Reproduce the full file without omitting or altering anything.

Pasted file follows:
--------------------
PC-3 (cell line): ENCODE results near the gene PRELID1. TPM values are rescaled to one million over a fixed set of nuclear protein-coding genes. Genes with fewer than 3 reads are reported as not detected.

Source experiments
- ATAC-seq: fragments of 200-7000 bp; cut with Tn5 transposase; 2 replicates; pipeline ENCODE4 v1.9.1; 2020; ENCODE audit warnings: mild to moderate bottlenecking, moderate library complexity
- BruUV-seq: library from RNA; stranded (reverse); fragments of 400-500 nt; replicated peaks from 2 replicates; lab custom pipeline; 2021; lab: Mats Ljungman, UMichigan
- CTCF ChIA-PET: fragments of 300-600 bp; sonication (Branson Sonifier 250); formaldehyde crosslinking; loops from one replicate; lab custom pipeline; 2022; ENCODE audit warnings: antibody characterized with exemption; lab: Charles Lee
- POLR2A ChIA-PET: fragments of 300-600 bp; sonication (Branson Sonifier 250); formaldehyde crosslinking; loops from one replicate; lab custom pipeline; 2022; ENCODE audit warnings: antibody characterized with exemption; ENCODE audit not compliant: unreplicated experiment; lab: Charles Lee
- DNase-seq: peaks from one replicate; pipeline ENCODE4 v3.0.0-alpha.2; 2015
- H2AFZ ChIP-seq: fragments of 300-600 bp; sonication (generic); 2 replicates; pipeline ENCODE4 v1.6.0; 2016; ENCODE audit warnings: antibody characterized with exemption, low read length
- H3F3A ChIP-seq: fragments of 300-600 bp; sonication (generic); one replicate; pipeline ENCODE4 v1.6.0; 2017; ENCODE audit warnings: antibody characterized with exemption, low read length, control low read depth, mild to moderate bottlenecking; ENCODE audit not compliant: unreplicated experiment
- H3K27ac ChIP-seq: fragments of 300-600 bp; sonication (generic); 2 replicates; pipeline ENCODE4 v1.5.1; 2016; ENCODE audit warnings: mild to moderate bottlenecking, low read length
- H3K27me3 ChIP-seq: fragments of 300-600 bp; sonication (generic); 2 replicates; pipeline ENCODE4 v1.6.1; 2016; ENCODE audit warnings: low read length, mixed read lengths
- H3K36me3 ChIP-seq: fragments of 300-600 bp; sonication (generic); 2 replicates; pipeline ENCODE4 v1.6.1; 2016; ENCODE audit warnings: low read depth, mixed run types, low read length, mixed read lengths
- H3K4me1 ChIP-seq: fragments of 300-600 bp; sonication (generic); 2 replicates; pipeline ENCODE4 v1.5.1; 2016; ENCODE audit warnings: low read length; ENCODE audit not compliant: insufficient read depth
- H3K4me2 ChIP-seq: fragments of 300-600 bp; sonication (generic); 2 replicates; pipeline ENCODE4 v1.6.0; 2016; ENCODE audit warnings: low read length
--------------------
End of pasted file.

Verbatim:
PC-3 (cell line): ENCODE results near the gene PRELID1. TPM values are rescaled to one million over a fixed set of nuclear protein-coding genes. Genes with fewer than 3 reads are reported as not detected.

Source experiments
- ATAC-seq: fragments of 200-7000 bp; cut with Tn5 transposase; 2 replicates; pipeline ENCODE4 v1.9.1; 2020; ENCODE audit warnings: mild to moderate bottlenecking, moderate library complexity
- BruUV-seq: library from RNA; stranded (reverse); fragments of 400-500 nt; replicated peaks from 2 replicates; lab custom pipeline; 2021; lab: Mats Ljungman, UMichigan
- CTCF ChIA-PET: fragments of 300-600 bp; sonication (Branson Sonifier 250); formaldehyde crosslinking; loops from one replicate; lab custom pipeline; 2022; ENCODE audit warnings: antibody characterized with exemption; lab: Charles Lee
- POLR2A ChIA-PET: fragments of 300-600 bp; sonication (Branson Sonifier 250); formaldehyde crosslinking; loops from one replicate; lab custom pipeline; 2022; ENCODE audit warnings: antibody characterized with exemption; ENCODE audit not compliant: unreplicated experiment; lab: Charles Lee
- DNase-seq: peaks from one replicate; pipeline ENCODE4 v3.0.0-alpha.2; 2015
- H2AFZ ChIP-seq: fragments of 300-600 bp; sonication (generic); 2 replicates; pipeline ENCODE4 v1.6.0; 2016; ENCODE audit warnings: antibody characterized with exemption, low read length
- H3F3A ChIP-seq: fragments of 300-600 bp; sonication (generic); one replicate; pipeline ENCODE4 v1.6.0; 2017; ENCODE audit warnings: antibody characterized with exemption, low read length, control low read depth, mild to moderate bottlenecking; ENCODE audit not compliant: unreplicated experiment
- H3K27ac ChIP-seq: fragments of 300-600 bp; sonication (generic); 2 replicates; pipeline ENCODE4 v1.5.1; 2016; ENCODE audit warnings: mild to moderate bottlenecking, low read length
- H3K27me3 ChIP-seq: fragments of 300-600 bp; sonication (generic); 2 replicates; pipeline ENCODE4 v1.6.1; 2016; ENCODE audit warnings: low read length, mixed read lengths
- H3K36me3 ChIP-seq: fragments of 300-600 bp; sonication (generic); 2 replicates; pipeline ENCODE4 v1.6.1; 2016; ENCODE audit warnings: low read depth, mixed run types, low read length, mixed read lengths
- H3K4me1 ChIP-seq: fragments of 300-600 bp; sonication (generic); 2 replicates; pipeline ENCODE4 v1.5.1; 2016; ENCODE audit warnings: low read length; ENCODE audit not compliant: insufficient read depth
- H3K4me2 ChIP-seq: fragments of 300-600 bp; sonication (generic); 2 replicates; pipeline ENCODE4 v1.6.0; 2016; ENCODE audit warnings: low read length